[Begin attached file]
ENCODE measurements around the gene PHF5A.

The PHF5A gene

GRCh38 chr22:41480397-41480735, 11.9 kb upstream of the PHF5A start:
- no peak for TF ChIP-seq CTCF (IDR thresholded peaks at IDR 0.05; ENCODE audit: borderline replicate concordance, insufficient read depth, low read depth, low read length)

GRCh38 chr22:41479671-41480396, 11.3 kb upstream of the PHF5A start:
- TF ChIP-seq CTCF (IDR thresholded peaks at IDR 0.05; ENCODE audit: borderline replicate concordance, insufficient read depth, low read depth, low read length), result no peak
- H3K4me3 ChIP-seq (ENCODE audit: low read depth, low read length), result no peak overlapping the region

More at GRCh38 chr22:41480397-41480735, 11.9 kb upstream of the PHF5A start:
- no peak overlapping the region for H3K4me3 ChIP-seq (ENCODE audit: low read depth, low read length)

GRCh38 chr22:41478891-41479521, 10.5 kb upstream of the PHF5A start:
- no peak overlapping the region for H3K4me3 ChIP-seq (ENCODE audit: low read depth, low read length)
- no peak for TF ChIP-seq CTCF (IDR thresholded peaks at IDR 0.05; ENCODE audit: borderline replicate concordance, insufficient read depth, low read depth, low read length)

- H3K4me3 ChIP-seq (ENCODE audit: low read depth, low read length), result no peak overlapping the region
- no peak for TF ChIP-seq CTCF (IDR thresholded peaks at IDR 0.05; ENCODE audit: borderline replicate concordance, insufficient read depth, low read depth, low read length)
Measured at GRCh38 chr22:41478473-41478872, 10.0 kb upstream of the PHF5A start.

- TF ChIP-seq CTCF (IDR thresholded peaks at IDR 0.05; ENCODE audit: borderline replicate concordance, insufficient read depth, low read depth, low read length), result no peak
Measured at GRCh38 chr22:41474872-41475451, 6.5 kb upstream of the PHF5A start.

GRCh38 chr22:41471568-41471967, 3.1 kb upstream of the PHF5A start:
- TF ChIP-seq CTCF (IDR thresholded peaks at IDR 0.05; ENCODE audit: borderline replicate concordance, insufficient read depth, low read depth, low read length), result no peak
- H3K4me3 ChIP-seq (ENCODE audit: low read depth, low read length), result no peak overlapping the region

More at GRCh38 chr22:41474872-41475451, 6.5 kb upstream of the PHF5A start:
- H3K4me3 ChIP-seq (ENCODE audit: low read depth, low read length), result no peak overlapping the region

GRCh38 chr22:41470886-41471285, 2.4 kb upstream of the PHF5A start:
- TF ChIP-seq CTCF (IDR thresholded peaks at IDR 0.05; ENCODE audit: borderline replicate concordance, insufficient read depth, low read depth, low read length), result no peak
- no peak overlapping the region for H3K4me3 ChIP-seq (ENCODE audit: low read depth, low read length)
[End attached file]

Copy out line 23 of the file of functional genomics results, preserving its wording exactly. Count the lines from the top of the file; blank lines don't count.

GRCh38 chr22:41470886-41471285, 2.4 kb upstream of the PHF5A start: